The Arg16 allele of the ADRB2 gene determines an improvement in receptor sensitization and has been associated with hypertension. The simultaneous presence of the Arg16-Gln27 variants of ADRB2 leads to a reduced vasodilation mediated by the Beta 2 adrenergic receptor. The Glu27 variant is associated with an increase in the activity of the receptor, resulting in obesity and metabolic pathologies [29].

- Beta 3 adrenergic receptor (ADRB3): Trp64Arg polymorphism

Based on its biological role in lipid metabolism, the beta 3 adrenergic receptor is thought to be one of the genes that influences the accumulation of fat in the body. A missense mutation at codon 64 of the ADRB3 gene was associated with an increase in body mass index (BMI) [30].

- NEUROPEPTIDE Y: Leu7Pro polymorphism

Neuropeptide Y (NPY) plays an important role in the regulation of energy balance, me-diating the stimulation of food intake and energy accumulation. Among the many actions of NPY, vasoconstriction, blood pressure regulation, cholesterol metabolism and the pathogenesis of atherosclerosis are also re-compressed. A rare polymorphism of the NPY gene, Leu7Pro, has been associated with high amounts of total and LDL cholesterol, especially in patients with obesity. Furthermore, this polymorphism is a marker for the risk of hypertension and arteriosclerosis [31].

- Peroxisome proliferator-activated receptor - gamma (PPARG): Pro12Ala polymorphism

PPAR-gamma (PPARG) is a receptor that is known to play an important role in stimu-lating the body's natural process underlying the regulation of lipid and carbohydrate metabolism, increasing insulin sensitivity. High blood pressure, lipid abnormalities, in-sulin resistance and central obesity are the main components of the metabolic syndrome, which commonly preludes cardiovascular disease and type 2 diabetes. The characteristic of the metabolic syndrome is to combine major cardiovascular risk factors including central obesity, insulin resistance, high blood pressure and blood lipid abnormalities. Almost a quarter of the world population is affected by metabolic syndrome. Up to a maximum of 80% of the nearly 200 million adults in the world affected by diabetes die of cardiovascular diseases. People with metabolic syndrome are at greater risk than others as they are twice as likely to die from a heart attack and three times as likely to die from a stroke. Some studies support a beneficial role of the Pro12Ala polymorphism, which is associated with a reduced transcription of the PPARgamma2 gene. Furthermore, this polymorphism is associated with a decrease in the body mass index (BMI), a reduction in insulin levels, an increase in HDL levels and improved insulin sensitivity. Hence, the Pro12Ala polymorphism decreases the risk of type II diabetes mellitus [32].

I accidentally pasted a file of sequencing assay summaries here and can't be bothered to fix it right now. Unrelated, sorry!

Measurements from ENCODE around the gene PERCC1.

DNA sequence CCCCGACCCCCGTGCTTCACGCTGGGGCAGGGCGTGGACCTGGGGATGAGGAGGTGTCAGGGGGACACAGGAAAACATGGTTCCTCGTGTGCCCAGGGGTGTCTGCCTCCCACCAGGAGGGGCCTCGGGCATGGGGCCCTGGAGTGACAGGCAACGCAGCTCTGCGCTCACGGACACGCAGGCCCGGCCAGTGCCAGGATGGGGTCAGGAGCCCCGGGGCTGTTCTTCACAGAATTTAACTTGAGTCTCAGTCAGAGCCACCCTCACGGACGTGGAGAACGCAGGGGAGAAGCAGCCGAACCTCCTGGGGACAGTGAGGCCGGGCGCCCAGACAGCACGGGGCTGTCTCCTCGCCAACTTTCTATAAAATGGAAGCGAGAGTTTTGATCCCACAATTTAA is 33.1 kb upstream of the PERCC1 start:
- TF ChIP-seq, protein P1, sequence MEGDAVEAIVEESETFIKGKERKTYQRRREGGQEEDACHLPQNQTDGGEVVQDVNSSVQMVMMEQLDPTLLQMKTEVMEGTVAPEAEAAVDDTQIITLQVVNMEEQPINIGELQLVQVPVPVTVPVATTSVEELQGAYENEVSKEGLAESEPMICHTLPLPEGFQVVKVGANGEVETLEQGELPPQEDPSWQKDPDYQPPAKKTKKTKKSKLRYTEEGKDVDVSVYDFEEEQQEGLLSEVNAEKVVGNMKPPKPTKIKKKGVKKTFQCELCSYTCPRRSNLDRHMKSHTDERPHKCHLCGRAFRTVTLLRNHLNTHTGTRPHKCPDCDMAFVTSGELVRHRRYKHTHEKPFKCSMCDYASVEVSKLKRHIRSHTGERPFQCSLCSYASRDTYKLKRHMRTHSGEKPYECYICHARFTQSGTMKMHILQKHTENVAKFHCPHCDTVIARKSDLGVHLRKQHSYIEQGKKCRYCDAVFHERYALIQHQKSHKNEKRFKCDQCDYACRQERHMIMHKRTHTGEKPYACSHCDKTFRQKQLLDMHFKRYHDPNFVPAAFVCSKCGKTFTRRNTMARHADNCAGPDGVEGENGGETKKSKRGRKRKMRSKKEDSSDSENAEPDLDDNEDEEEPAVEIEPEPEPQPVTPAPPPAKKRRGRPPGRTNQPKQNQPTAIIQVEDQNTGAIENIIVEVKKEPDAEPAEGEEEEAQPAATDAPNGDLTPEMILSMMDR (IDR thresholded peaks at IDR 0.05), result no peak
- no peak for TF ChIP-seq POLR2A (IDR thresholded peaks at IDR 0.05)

2B alpha adrenergic receptor





Gly16Arg, Gln27Glu







Table 2: Metabolism and obesity

2.6 Metabolism of Homocysteine

In recent years, more and more scientific evidence has been accumulating on how clinically increased levels of homocysteine represent a new independent cardiovascular risk factor that can be combined with other traditional risk factors or that can enhance their deleterious effects on the arterial wall. Cigarette smoking and the dietary intake of folate and vitamin B12 are among the main determinants of plasma homocysteine concentrations. Homocysteine seems to induce vascular damage by interfering with the production of nitric acid by the endothelium, causing hyperplasia of smooth muscle cells and increasing the production of free radicals with consequent oxidative damage and li-pid peroxidation (thus favoring the formation of atherosclerotic plaque) as well as by interfering with platelet function and increasing the tendency to thrombosis. Hyperho-mocysteinemia also has important implications in human reproduction related to the moment of conception (repeated abortions), the state of pregnancy (vascular-dependent diseases such as preeclampsia, fetal growth failure, placental abruption) and menopause (Table 3).

- Cystathionine Beta Synthase (CBS): C699T and T1080C polymorphisms

CBS is an enzyme necessary to convert homocysteine into Cystathione. This enzyme re-duces homocysteine levels. It has been shown that two polymorphisms of the CBS gene (C699T and T1080C) cause an increase in the activity of the enzyme, reducing the amount of homocysteine in the blood. These polymorphisms are associated with a reduced risk of developing coronary heart disease [33].

- MTHFR (Methylenetetrahydrofolatoreductase): C677T and A1298C polymorphisms